UN Security Council slams Turkish plans to reopen Cypriot town | News | DW | 23.07.2021

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UN Security Council slams Turkish plans to reopen Cypriot town

The UN Security Council said on Friday plans to reopen Varosha could "raise tensions" and "harm prospects for a settlement" in Cyprus.

The abandoned beachfront of Turkish occupied Varosha

Varosha could soon be reopened despite objections from the international community

The UN Security Council (UNSC) on Friday condemned Turkey's recently announced plans to reopen the coastal town of Varosha in Northern Cyprus that has remained shuttered since the 1974 conflict that divided the island in two.

"The Security Council calls for the immediate reversal of this course of action and the reversal of all steps taken on Varosha since October 2020," the UN Security Council said on Friday.

In a joint statement, the 15-member council raised "the need to avoid any further unilateral actions not in accordance with its resolutions."

The UNSC added that reopening Varosha "could raise tensions on the island and harm prospects for a settlement."

The European Union, United States and the Republic of Cyprus in the south have already condemned Turkish plans to reinstate the civilian use of the town in northern Cyprus.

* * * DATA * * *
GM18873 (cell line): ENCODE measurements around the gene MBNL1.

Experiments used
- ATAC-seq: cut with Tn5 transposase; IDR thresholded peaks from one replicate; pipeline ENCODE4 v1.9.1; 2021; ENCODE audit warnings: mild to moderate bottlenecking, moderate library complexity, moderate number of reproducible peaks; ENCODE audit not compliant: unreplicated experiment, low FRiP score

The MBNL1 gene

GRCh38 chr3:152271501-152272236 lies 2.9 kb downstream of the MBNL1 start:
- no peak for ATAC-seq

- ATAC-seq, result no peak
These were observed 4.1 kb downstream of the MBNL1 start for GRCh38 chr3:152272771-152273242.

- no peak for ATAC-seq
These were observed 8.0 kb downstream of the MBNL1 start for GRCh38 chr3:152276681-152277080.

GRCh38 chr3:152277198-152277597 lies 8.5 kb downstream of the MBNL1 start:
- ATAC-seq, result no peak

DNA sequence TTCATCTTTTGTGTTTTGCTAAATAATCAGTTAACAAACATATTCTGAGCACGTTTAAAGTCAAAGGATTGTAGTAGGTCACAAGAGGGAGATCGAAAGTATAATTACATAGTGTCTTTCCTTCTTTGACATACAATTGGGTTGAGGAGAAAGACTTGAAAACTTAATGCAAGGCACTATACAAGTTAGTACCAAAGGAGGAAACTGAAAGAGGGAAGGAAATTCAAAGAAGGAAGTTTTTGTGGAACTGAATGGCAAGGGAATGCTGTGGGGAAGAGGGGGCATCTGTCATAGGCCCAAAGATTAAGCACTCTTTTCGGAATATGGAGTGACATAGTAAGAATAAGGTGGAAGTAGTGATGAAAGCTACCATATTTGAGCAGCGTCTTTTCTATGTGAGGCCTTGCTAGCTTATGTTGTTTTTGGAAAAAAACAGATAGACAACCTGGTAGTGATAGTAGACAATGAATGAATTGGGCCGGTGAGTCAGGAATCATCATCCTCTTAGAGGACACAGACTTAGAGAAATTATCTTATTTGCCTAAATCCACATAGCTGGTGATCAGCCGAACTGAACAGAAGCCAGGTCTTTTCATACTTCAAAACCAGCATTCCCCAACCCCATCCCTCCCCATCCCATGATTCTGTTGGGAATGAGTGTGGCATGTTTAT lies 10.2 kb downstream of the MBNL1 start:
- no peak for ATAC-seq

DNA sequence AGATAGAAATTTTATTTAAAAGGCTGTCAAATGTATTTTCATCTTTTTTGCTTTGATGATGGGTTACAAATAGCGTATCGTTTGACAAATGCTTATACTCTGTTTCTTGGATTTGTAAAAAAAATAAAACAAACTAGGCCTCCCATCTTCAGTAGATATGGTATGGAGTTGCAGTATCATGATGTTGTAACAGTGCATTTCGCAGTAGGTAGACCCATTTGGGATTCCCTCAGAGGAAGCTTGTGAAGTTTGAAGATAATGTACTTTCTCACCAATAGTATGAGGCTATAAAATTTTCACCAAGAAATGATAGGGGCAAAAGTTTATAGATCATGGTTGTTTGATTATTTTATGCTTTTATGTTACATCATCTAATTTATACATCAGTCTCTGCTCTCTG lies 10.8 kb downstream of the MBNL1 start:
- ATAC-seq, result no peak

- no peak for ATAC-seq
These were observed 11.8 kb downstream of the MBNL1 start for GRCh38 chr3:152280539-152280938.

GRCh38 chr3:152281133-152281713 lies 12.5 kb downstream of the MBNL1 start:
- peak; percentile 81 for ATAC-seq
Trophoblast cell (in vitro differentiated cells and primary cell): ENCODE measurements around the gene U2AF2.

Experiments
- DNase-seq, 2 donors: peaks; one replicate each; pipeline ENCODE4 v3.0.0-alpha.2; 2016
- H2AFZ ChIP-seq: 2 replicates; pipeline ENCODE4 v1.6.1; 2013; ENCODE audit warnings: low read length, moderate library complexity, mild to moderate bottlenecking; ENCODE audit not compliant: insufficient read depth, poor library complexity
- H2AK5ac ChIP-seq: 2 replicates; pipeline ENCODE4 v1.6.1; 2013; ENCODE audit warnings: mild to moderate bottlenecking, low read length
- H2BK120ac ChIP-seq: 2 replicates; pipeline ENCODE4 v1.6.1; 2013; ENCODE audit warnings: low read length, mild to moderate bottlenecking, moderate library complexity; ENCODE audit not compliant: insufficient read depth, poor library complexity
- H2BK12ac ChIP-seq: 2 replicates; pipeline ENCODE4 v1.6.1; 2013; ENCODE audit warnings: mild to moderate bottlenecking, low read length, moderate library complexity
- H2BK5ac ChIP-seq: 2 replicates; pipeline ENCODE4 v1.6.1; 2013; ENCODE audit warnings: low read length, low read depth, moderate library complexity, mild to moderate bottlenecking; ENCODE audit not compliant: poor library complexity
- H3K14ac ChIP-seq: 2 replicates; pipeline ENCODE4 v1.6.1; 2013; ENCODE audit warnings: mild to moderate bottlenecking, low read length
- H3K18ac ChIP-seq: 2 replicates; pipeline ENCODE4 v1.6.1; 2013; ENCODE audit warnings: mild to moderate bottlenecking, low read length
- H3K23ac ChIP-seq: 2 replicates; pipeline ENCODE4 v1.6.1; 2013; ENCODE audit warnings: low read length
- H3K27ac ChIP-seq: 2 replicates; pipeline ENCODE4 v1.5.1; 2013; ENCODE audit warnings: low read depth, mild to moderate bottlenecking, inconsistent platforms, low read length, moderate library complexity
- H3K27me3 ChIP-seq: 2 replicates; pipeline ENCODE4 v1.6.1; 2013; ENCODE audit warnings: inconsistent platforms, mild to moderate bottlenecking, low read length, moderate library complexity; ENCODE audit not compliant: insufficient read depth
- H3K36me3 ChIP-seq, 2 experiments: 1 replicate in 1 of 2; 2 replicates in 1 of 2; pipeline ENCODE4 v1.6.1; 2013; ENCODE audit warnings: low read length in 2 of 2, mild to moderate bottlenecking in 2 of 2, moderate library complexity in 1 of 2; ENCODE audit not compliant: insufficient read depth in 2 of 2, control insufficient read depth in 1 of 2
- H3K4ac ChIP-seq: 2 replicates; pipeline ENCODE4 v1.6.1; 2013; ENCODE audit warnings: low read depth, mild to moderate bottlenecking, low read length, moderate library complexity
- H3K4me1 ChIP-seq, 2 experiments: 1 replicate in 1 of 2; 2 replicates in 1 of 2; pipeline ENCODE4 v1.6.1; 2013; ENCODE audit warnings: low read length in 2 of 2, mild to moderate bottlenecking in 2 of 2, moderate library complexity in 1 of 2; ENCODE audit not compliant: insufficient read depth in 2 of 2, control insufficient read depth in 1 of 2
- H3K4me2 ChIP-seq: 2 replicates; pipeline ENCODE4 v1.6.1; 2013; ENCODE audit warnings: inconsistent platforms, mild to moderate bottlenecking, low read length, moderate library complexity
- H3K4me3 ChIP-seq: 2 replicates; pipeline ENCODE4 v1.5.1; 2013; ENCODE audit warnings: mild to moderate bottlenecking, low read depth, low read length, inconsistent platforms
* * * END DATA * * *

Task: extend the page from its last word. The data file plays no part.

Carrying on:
A police officer using binoculars is seen on a roof of an abandoned Varosha building

Moves to reopen Varosha were initiated in November 2020

Varosha, or Maras in Turkish, was sealed off and has remained uninhabited since the war that split Cyprus into a Turkish-controlled north and Greek-controlled south, when Turkish troops invaded
following a Greek coup to annex the island.

What are Turkey's plans?

Despite the rebukes, Turkey seems to be pushing on with its two-state solution for the island after the failure of a 2004 UN plan to reunify the country.

On a trip to the north of divided Nicosia on Tuesday, Turkish President Recep Tayyip Erdogan declared that a half-century of UN efforts had failed and that there should be "two peoples and two states with equal status."

Erdogan was in northern Cyprus to mark the 47th anniversary of the 1974 invasion.

Thousands of people abandoned their homes in the north of Cyprus when it was invaded by Turkish forces in 1974.

People stand at the beachside dwarfed by the abandoned hotels of Varosha

Varosha in Famagusta is close to the border with the Republic of Cyprus

How did Turkey respond?

"We reject the Presidential Statement made by the UN Security Council," said the Turkish Foreign Ministry in a quick retort.

It said the US, EU and other countries' opposition to the move "are based on unfounded claims and inconsistent with the realities on the Island." 

"Contrary to claims, the relevant UN Security Council resolutions are not violated. Moreover, the UN Security Council resolutions are not above property and sovereignty rights," the ministry added.

The Turks blamed the "intransigent attitude of the Greek Cypriot administration," for not being able to set up a "bizonal" federal arrangement on the island.

Only Turkey recognizes Northern Cyprus as a full state.

jc/sri (AP, Reuters, AFP)

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